Tuberculosis and Cerebrovascular Disease:
A Review on Pathogenic Mechanisms
Venkatraman K and Chandramouleeswaran V*
Department of Neurology, Madras Medical College, India
Submission: March 18, 2017; Published: October 02,2017
*Corresponding author: Chandramouleeswaran Venkatraman, Professor of Neurology, Institute of Neurology, Madras Medical College and Government General Hospital, Chennai-6000003, Tamilnadu, India, Tel: 919444210890; Email: [email protected]
How to cite this article: Venkatraman K, Chandramouleeswaran V.Tuberculosis and Cerebrovascular Disease: A Review on Pathogenic Mechanisms.
Int J Pul & Res Sci. 2017; 2(2): 555584. DOI:10.19080/IJOPRS.2017.02.555584
The burden of tuberculosis and Cerebrovascular diseases is enormous world-wide. Changing global trends have increasingly made high, middle and low income countries face one of these less exposed burdens. Evidences linking tuberculosis with Cerebrovascular disease have supported the notion of both intraluminal and extraluminal pathology. Vessel wall invasion and inflammation that happens with Tuberculousmeningitis (TBM) has a high level of evidence supporting Tuberculosis as the cause of vasculitis. The basal exudates of TBM have natural course involving the smaller vessels and larger vessels in early and later stages respectively. SPECT along with MR imaging of brain parenchyma and vessels increases the sensitivity and specificity of diagnosis. Steroids play a vital role in reducing the frequency of stroke occurrence and mortality in TBM patients when initiated in early stages. Autoimmune vasculitis secondary to systemic tuberculosis has been demonstrated in Eale’s disease affecting the retinal vasculature and Takayasu arteritis affecting the Aorta or its branches. Chronic inflammation in systemic tuberculosis stimulates atherogenesis/plaque rupture in the Tunica intima leading to increased cerebrovascular events. But the level of evidence to this statement is low and therefore warrants further investigation.
Tuberculosis is a major health hazard to humanity for centuries and is one of the oldest known infections affecting the mankind. In 2015, WHO reported an estimated 10.4 million new cases of Tuberculosis. An estimated 1.4 million HIV negative TB cases died in the same year making the Case fatality rate 17%. 6 countries of the world namely China, India, Indonesia, Nigeria, South Africa and Pakistan had 60% of the cases . Unfortunately, the above counties do not lag behind the western world with regards to the burden faced due to stroke. Yearly 15 million people suffer from stoke globally, a third of whom die and another one third left with permanent disability. A larger population below 40 years suffered from stroke in India compared to the Western world.
The association of Tuberculosis with stroke is a major issue in the developing countries where the incidence of TB cases is high. Also the recent issues of immigration have made the western world face this dreaded disease. Tuberculous meningitis (TBM) is a known extra pulmonary site for TB infection which is associated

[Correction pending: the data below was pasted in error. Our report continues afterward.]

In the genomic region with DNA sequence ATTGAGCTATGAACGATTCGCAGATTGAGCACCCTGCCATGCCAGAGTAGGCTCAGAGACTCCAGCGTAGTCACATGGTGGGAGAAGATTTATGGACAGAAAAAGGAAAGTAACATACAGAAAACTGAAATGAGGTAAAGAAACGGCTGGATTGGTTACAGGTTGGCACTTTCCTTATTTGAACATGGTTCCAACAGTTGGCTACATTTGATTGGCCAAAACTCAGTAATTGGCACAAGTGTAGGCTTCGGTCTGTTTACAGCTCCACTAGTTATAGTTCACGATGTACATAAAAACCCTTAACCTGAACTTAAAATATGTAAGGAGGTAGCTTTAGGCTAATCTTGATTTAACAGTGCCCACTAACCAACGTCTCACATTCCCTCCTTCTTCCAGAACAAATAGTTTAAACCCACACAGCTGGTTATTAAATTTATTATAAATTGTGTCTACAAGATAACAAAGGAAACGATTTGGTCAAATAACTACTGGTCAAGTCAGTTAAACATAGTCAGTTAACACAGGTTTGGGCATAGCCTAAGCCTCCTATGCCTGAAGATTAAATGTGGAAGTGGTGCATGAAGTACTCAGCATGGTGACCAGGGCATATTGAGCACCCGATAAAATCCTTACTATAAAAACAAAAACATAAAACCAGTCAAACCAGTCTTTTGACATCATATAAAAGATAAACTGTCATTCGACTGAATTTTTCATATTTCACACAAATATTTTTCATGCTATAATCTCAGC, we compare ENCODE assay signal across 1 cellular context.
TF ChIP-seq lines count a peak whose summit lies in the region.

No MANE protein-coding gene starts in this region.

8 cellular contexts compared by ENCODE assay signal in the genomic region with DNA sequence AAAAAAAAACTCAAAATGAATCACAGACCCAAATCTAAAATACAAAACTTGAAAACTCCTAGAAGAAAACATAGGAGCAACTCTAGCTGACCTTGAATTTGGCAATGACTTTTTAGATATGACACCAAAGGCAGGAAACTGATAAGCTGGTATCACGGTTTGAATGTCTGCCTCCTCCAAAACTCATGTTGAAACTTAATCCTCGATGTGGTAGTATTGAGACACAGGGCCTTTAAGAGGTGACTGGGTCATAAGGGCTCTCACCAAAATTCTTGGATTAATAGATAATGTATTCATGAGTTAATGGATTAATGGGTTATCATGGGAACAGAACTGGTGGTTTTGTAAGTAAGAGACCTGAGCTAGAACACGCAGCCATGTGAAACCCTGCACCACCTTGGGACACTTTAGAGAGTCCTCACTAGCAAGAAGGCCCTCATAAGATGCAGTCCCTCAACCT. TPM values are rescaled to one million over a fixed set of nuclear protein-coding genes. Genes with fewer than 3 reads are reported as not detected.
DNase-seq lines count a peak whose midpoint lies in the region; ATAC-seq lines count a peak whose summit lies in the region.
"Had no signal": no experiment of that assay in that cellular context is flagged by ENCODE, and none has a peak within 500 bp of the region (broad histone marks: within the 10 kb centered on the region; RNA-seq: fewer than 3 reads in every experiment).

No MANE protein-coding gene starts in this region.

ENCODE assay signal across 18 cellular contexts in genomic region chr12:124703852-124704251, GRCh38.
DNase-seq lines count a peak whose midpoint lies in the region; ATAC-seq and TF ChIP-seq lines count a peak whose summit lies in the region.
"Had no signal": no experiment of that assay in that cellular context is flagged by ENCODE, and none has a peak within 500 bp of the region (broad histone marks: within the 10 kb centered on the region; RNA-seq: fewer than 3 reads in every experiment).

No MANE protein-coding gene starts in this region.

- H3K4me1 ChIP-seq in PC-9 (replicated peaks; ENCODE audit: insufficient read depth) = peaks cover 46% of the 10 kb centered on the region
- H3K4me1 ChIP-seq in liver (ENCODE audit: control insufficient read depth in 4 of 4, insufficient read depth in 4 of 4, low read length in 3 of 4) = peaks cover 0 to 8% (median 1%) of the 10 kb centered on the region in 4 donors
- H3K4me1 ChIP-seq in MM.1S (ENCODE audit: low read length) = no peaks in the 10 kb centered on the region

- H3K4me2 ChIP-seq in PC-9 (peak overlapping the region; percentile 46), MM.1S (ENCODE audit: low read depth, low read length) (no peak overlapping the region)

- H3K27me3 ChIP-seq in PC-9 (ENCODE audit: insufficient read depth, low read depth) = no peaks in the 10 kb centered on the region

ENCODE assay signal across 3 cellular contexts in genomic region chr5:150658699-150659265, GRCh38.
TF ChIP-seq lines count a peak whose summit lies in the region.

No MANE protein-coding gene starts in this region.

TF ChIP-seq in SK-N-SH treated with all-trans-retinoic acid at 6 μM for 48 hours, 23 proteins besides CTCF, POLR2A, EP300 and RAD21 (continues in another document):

with high incidence (20%  -30% ) of stroke. But does stroke result only from TB meningitis? Does systemic TB infection pose a risk for stroke? This review explores the various mechanisms for stroke occurrence in patients infected with Tuberculosis.
Tuberculous meningitis (TBM) is the prototype entity
which results in stroke due to vessel wall infiltration. Meningial
deposit of the bacilli follows emboli from tuberculous lesions in
lung, kidney and bone. Children are more affected than adults.
A dense gelatinous fibrinocellular exudate accumulates in the
leptomeninges, particularly in the interpeduncular fossa. The
exudate widens two layers of leptomeninges and then spreads
anteriorly to encircle anterior cerebral vessels and optic chiasma
and laterally into the sylvian fissure to encircle the carotid,
middle cerebral vessels and the penetrating branches. Posterior
spread marks the pontomesencephalic and medullary cistern
involvement with blocking of Foramen of Lushka .
The cellular reaction in the meninges is directly proportional
to the duration of the illness. A chronic course witnesses
lymphocytic and plasma cell infiltration. Following the cellular
reaction inflammatory vasculitisoccurs. This is marked by 3
The tubercle bacilli encountered by astroglia, endothelial cell
and monocyte induce cell adhesion molecule expression and thus
neutrophil recruitment throughdiapedesisinto the CSF. Neutrophil
secretes vasoactive peptides leading to disruption of blood brain
barrier and recruitment of lymphocytes and macrophages through
cytokines. Fibrinousexudates containing these inflammatory cells
accumulate in the basal meninges. The lymphocytes along with
plasma cell infiltrate the vessel wall progressively from Tunica
adventitia towards Tunica intima (Figure 1). Among the cytokines,
CSF IL-6 and TNF – alfa have positive correlation with severity and
progression of TBM. The infiltration of the intima is followed 2-3